"Maxime Bernier is the front-runner, but it doesn't seem as if my riding, or other ridings, are being … swamped by memberships of one particular candidate," said Mark Johnson, president of the Scarborough-Agincourt Conservative Association in east Toronto, who is voting for Mr. O'Toole.
"It could be anyone's game."
The province of Quebec, which has 78 out of the country's 338 ridings, is a key battleground because all ridings have equal weight in the final tally, even where there are relatively few members. Mr. Bernier is by far the best-known candidate in his home province, which stands to provide him with an edge on voting day.
In the riding of Mirabel, north of Montreal, riding president Yvan Patry said he appreciates Mr. Bernier's forthrightness and ability to say what he wants to do in government. Mr. Bernier has lost support in his home province because of his plan to get rid of supply management, but Mr. Patry said lots of Conservative members support him on this front.
"There is Erin O'Toole, who is popular in the area, but Maxime Bernier is from Quebec, so that gives him a big advantage," Mr. Patry said.
Mr. Scheer's campaign has been active in Quebec, focusing its efforts on ridings with small numbers of members. A key pillar has been promising to protect supply management, a stand that has been popular in rural areas.
In a city such as Montreal, Mr. Scheer has also won over people such as Conservative electoral district president Nadia Lapointe with his smile and positive approach to politics. However, he is struggling to overcome his relatively low profile in the province.
"People know Mr. Bernier; they don't really know Mr. Scheer," said Ms. Lapointe, who has been calling members in the riding of Ahuntsic-Cartierville on behalf of the Scheer campaign.
In Kings-Hants, north of Halifax, Marie Yvonne Olson never took a liking to Mr. O'Leary, but she isn't a fan of Mr. Bernier, either. "I don't like him, period. He's pulled too many stunts," she said, pointing to the candidate's resignation in 2008 as minister of foreign affairs after he left confidential documents at a girlfriend's house and his more radical policy proposals.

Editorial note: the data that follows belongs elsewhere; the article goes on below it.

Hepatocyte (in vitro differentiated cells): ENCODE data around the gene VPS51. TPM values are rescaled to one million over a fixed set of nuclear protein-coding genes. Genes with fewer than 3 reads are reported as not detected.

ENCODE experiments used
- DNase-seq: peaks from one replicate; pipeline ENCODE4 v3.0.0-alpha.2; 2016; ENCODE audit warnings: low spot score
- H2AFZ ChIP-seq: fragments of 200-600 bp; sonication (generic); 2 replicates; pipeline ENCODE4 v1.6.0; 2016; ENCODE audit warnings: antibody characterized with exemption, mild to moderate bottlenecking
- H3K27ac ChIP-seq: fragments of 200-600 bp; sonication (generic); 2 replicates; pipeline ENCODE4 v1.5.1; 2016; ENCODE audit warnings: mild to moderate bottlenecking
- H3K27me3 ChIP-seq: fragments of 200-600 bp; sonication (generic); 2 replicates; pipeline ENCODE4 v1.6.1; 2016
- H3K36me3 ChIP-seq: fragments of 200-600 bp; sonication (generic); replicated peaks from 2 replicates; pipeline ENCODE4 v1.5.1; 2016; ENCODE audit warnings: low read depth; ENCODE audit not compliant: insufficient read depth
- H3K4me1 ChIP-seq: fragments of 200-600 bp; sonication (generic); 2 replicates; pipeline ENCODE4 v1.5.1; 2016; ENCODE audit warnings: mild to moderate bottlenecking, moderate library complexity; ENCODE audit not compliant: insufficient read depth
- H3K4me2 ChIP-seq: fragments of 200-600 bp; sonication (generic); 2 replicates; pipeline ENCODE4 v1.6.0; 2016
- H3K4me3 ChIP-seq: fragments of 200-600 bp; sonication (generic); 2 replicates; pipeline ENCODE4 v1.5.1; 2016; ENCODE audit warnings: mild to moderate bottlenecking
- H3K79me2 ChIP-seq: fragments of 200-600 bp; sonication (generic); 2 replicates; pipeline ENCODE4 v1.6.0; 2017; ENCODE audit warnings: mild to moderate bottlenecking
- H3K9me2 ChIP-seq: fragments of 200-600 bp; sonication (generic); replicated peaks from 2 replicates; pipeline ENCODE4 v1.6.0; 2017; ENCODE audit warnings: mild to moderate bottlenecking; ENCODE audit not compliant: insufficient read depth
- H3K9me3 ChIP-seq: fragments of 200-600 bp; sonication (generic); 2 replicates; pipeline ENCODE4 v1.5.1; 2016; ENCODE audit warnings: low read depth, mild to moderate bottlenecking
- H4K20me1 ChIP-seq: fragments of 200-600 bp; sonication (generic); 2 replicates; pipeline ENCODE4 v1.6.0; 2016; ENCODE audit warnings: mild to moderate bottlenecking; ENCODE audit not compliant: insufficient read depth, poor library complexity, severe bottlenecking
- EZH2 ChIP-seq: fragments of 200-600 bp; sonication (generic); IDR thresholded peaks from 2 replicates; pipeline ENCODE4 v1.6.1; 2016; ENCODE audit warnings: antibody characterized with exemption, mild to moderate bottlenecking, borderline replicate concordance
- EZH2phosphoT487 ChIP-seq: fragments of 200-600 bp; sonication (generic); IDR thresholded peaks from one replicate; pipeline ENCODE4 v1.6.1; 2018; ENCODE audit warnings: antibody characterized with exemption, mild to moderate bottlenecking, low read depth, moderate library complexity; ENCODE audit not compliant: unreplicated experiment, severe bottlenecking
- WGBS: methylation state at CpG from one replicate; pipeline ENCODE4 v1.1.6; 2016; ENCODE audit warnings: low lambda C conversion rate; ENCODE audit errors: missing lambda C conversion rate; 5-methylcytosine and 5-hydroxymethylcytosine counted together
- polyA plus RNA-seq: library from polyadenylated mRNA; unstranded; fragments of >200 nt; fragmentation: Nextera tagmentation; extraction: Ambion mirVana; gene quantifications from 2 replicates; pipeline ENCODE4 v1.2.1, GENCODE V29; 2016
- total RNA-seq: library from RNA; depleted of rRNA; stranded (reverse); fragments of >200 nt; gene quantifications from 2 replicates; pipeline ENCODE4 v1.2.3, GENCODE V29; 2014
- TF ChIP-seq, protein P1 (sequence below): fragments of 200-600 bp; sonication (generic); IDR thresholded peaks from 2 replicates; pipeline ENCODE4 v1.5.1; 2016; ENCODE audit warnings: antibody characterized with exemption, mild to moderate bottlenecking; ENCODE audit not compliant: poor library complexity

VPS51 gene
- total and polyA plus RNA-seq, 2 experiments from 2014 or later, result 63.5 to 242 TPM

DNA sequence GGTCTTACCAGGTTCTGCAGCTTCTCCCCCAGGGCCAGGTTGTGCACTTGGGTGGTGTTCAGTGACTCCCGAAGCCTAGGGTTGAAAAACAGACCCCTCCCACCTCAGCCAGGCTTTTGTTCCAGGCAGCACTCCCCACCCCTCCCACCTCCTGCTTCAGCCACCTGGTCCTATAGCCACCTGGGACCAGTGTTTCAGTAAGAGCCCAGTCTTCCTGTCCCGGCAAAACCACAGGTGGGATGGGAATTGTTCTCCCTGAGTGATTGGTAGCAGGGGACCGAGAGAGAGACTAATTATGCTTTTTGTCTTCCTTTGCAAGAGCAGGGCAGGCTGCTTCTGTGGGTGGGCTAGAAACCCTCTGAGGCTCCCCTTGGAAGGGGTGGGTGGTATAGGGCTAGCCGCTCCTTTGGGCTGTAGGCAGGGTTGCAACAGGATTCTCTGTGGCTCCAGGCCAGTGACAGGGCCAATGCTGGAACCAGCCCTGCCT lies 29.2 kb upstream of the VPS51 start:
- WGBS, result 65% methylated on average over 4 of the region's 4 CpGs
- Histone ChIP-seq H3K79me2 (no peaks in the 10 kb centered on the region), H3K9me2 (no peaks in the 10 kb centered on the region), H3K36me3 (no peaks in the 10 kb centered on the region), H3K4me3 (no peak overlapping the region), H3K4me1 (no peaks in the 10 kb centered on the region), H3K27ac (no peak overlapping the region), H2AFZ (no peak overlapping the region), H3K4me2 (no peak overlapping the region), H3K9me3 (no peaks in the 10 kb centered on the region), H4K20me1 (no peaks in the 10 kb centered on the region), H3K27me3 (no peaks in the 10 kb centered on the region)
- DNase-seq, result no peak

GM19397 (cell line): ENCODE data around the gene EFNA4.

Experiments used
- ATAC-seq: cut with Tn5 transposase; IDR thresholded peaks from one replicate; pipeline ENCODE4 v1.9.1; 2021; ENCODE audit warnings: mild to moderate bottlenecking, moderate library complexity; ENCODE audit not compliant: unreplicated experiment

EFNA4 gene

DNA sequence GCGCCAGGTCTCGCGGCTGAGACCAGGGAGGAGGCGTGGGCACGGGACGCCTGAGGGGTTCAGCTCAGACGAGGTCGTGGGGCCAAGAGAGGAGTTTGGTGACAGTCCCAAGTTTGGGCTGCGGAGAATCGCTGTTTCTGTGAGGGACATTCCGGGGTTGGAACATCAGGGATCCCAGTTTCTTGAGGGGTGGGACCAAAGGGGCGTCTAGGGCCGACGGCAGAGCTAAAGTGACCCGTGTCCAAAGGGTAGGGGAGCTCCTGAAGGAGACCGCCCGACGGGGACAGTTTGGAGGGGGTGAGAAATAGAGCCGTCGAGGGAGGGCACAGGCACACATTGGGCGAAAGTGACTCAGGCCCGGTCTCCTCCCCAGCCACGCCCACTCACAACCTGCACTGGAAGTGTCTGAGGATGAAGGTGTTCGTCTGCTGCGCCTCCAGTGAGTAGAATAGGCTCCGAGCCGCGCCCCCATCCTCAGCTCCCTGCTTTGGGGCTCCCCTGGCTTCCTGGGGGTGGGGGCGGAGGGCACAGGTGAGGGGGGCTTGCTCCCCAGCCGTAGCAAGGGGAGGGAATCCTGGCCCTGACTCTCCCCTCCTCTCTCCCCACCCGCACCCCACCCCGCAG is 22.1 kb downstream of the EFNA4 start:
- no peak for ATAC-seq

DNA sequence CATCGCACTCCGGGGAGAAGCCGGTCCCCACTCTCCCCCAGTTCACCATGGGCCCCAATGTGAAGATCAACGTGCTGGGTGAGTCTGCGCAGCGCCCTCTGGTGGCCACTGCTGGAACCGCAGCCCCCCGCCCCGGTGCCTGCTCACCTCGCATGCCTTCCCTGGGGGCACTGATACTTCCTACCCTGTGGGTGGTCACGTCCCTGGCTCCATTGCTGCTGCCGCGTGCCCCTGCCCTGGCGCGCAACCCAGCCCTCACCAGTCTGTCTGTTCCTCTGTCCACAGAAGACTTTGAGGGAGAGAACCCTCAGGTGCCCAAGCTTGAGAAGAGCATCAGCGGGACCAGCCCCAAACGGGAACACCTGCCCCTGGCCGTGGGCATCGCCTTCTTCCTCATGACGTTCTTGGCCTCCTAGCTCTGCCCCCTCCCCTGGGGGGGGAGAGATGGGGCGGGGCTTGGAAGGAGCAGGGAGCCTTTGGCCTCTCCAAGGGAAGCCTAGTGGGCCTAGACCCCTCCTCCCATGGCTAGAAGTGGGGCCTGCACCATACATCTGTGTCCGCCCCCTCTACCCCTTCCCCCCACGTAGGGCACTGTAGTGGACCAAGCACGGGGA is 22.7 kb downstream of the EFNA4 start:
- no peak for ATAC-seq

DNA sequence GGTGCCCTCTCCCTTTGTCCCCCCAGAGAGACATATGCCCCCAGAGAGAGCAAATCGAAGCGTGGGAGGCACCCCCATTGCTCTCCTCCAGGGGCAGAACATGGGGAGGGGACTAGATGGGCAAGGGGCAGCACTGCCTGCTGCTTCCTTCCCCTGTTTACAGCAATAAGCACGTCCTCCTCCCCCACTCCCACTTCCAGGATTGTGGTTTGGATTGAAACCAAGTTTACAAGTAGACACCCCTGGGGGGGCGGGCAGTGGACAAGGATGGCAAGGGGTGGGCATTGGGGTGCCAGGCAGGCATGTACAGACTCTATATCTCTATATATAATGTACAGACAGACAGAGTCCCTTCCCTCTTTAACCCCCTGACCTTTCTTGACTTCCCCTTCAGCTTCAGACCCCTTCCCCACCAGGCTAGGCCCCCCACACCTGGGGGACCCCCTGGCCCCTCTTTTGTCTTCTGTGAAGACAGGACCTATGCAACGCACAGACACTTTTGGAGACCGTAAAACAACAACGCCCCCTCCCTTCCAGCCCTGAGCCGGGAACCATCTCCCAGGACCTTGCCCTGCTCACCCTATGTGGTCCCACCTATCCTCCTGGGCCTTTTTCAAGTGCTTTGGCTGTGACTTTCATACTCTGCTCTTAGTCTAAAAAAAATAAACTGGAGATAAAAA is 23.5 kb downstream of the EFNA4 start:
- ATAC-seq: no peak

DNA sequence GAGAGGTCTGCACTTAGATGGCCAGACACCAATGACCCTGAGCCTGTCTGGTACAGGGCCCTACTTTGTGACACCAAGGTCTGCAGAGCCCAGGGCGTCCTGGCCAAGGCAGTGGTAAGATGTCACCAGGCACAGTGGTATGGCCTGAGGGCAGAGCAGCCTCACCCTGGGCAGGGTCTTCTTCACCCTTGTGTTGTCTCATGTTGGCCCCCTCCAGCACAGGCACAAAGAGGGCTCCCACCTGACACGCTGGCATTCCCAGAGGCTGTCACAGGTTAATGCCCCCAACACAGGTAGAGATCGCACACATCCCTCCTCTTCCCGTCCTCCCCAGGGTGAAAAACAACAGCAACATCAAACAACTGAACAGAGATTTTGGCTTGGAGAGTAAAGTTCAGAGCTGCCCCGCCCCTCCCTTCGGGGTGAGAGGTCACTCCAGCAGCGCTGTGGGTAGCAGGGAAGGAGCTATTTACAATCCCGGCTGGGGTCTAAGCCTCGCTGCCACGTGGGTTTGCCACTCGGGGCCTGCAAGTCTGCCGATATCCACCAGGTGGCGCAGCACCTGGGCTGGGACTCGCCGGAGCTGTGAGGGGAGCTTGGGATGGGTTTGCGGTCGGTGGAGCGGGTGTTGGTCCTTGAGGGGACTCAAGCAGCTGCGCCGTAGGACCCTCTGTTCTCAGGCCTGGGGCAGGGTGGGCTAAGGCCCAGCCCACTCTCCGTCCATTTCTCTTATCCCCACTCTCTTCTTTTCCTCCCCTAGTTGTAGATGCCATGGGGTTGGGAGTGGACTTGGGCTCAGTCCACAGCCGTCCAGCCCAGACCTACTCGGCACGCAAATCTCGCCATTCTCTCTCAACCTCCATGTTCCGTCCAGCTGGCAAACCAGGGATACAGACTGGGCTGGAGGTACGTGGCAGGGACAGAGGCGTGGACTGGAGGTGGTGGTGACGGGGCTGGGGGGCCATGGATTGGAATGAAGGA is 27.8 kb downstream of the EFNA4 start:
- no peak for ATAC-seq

Instead, Ms. Olson is ranking Mr. O'Toole as her first choice, pointing to his deep ties to Nova Scotia and pro-military positions. "He doesn't need a GPS to find the Atlantic provinces," said Ms. Olson, whose ballot also included votes for Ms. Raitt and Pierre Lemieux.
Other consistent choices for leader include Mr. O'Toole, Mr. Scheer and Ms. Raitt, who prove popular in Ontario and Eastern Canada, according to the riding presidents.
Adam Douglas, president of the Elgin-Middlesex-London riding in southwestern Ontario said his top three choices are Mr. O'Toole, Mr. Scheer and Mr. Bernier.
"I've heard a lot of support for … the more consensus candidates, such as O'Toole and Scheer," he said, adding that Mr. Chong also has supporters.
Tony Fogarassy, president of the Vancouver Granville Conservative association, said at this point he believes four candidates are in the mix: Mr. Bernier, Mr. O'Toole, Mr. Scheer and Kellie Leitch, who has proposed a plan to screen immigrants for "Canadian values."
He'll be supporting Mr. O'Toole, followed by former Conservative MP Andrew Saxton, who hails from Vancouver.
Mr. Fogarassy believes the so-called consensus candidates will prevail. "To me, that's the race. The race is O'Toole, Scheer."